5. Vet2be: don’t use ground like he said. Use roast meat to slow cook over hours in a crock pot, it will shred apart like classic beef stroganoff does. Use some heavy cream in the crock pot and add sour cream at the end.

  6. I made this the other night and it was incredible! I wondered if it would be possible to make this in the slow cooker for days when the schedule is more packed?

    1. Vet2Be: Sorta. You can’t make this version, because the meat is still pink inside when you eat it. But you could sub in ground venison and it’d work fine.

  7. My husband said this is the best stroganoff he’s ever had. I made some substitutions like regular onions instead of shallots and white mushrooms I had on hand, etc. but it still turned out great. Unfortunately I fell asleep and woke up too late to make the spaetzle but I can’t wait to try that next time. We served it over egg noodles. Thanks for the recipe!

  8. Much like Hank’s Venison Diane, this a recipe that is fast, easy, and can probably be thrown together with what is in your kitchen. I’m pretty far from town, so I love recipes like that. This recipe also allows you to improvise with fabulous results. I had creminis and black trumpets. OMG the trumpets! Just use two different kinds of mushrooms, and you’ll nail it. I don’t usually put nutmeg in my stroganoff, but I’m tellin’ ya, this is the secret ingredient! I would have loved dill with this. But I didn’t have it. Parsley and Cilantro were good subs. I made this with tenderloin, not backstrap. But that’s a pretty obvious substitution. Thank you, Hank, another five stars!

  9. I don’t have any back strap but I do have some steaks and a roast in the freezer. Do you think it would work out if I sliced it, pounded it thin and seared it, instead of cooking the whole back strap?

  10. Just made this stroganoff and oh my goodness it was delicious. I made a couple changes though. I do a lot of canning and the venison I used was out of the jar, and I didn’t use dill & nutmeg (my hubby don’t like it) and I used white zinfadel instead of madeira wine.. I’m so glad I found this site. Thanks so much !!

  11. I made this delightful stroganoff, but I put it over roasted cauliflower florets for a lower carb option. I like noodles as much as the next person, but this was delicious.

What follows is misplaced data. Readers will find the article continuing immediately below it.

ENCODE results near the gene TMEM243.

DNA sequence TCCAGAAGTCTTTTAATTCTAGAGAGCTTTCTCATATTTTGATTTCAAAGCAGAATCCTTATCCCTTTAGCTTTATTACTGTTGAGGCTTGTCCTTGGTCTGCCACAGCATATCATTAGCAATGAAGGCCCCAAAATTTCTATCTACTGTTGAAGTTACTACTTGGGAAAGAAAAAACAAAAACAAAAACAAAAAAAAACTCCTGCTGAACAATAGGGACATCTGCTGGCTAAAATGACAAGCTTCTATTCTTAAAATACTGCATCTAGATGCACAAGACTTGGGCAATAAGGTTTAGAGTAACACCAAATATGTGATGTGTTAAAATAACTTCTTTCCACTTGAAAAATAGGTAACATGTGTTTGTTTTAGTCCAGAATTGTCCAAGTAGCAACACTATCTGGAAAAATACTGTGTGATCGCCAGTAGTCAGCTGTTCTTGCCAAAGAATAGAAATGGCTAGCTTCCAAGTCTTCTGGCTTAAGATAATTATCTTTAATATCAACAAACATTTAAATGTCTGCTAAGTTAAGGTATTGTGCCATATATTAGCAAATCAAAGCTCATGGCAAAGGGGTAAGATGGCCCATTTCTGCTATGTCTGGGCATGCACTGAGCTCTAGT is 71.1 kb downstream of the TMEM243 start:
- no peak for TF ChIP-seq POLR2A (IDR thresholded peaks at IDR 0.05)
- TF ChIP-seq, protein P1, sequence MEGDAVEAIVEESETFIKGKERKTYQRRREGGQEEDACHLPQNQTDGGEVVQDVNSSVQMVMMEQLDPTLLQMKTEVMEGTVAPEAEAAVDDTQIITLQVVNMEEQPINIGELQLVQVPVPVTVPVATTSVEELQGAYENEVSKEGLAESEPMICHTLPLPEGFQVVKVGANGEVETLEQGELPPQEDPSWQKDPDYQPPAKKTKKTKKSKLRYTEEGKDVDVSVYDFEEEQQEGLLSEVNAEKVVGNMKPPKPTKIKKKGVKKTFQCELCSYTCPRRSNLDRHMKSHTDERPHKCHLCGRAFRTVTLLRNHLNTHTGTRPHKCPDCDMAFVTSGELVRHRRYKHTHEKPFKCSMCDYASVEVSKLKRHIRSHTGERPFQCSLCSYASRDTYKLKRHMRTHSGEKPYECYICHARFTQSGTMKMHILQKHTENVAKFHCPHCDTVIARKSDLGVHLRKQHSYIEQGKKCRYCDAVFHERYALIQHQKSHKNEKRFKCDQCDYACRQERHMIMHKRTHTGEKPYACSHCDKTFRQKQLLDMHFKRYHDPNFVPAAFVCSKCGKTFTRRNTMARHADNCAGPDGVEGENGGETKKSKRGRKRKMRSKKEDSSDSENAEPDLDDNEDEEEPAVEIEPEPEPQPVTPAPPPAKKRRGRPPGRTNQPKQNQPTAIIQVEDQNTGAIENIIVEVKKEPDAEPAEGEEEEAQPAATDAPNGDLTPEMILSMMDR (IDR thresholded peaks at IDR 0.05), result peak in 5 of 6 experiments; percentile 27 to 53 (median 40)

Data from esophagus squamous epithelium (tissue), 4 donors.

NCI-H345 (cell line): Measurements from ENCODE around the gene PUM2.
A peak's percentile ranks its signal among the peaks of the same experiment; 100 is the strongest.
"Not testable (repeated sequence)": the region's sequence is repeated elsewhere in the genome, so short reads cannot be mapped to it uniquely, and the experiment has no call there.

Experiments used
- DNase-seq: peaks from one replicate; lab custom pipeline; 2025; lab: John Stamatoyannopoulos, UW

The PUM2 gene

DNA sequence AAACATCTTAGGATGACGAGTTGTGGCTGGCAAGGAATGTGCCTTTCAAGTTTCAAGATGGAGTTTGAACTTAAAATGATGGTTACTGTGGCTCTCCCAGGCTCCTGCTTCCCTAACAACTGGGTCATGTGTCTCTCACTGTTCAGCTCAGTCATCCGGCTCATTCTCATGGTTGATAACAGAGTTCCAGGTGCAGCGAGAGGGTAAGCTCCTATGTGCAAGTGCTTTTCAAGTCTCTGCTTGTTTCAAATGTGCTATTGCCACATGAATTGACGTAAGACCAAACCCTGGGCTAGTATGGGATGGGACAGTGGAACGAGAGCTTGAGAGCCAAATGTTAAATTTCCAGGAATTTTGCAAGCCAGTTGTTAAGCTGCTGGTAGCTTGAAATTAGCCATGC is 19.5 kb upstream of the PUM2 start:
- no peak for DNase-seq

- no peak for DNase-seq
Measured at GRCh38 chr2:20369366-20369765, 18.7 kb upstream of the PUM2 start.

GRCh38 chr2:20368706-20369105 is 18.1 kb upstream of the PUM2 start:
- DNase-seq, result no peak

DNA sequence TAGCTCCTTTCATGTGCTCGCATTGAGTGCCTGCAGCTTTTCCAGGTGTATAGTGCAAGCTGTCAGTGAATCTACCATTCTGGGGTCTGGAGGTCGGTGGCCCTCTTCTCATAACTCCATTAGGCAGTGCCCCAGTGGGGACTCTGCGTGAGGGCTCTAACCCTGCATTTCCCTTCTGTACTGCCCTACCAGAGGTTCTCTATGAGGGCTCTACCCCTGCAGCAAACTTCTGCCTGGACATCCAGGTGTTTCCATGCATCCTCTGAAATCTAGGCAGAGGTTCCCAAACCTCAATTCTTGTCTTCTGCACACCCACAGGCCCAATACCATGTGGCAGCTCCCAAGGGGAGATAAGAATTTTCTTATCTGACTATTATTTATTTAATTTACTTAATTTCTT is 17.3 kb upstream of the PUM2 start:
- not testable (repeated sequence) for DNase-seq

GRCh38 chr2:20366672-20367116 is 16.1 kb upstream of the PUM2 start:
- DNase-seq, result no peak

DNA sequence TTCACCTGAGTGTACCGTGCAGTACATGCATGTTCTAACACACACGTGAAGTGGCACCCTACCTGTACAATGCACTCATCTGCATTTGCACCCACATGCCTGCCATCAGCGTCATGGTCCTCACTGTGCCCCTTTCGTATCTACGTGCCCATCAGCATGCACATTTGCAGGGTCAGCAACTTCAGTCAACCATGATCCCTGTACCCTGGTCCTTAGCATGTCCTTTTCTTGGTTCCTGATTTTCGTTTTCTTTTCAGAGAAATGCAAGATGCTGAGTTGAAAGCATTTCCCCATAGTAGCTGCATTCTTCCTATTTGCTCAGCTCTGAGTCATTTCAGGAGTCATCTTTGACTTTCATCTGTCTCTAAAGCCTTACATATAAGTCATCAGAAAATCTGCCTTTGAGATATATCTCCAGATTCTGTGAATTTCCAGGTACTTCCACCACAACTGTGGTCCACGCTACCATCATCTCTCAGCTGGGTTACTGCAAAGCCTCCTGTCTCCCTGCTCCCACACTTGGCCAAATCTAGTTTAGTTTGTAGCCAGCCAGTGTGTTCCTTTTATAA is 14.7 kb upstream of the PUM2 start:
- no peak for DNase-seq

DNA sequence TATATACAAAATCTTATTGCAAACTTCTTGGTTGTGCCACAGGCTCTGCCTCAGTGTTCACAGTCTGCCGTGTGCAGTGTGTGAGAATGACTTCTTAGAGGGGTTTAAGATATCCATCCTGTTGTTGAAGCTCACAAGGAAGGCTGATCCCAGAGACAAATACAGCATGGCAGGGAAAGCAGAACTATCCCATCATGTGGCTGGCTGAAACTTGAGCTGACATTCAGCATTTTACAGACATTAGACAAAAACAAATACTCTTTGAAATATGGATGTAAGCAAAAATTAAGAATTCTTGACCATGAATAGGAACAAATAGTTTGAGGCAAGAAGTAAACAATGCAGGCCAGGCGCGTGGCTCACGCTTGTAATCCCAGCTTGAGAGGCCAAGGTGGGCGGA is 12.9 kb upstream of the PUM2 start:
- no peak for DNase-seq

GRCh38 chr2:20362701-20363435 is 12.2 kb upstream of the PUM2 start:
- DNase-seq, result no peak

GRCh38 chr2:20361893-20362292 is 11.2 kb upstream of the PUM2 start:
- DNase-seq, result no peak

12. Stroganoff is a great classic. It’s originality comes from 19th Century Russia where a variety of meats were eaten in this art.
    Stroganoff, compliments the venison in my eyes….and taste buds!

  13. Made this for supper tonight. It was delicious. Meat was almost as tender as the noodles and the sauce was rich and tasty.

  14. Comfort food indeed! This dish was a staple in my mom and dad’s house when I was growing up. Can’t wait to try out this recipe!

  15. I have been browsing your site for quite a while and made a few of your recipes. I have 3 deer in the freezer so far this season and plan on making a lot more of your recipes! This one looks amazing and will definitely be added to the list!
    Keep up the good work.

  16. Hey Hank, just processed my first deer yesterday. Looked to your site for some recipes. Made venison stock from one section of ribs that looked too small to worry about as well as the leg bones and shoulder. Planning on making your barbacoa this week as well with the front shoulder.

    I saw this post today and just had to let you know that I have been making grass fed beef stroganoff for years now and can’t wait for the venison version next. Anyway here’s the recipe I use and I would never suggest it other than it truly is phenomenal. It comes from “Please to the Table: The Russian Cookbook” by Anya Von Bremson. I follow it pretty loosely in terms of quantities. But the book is well worth it too

    Keep up the great work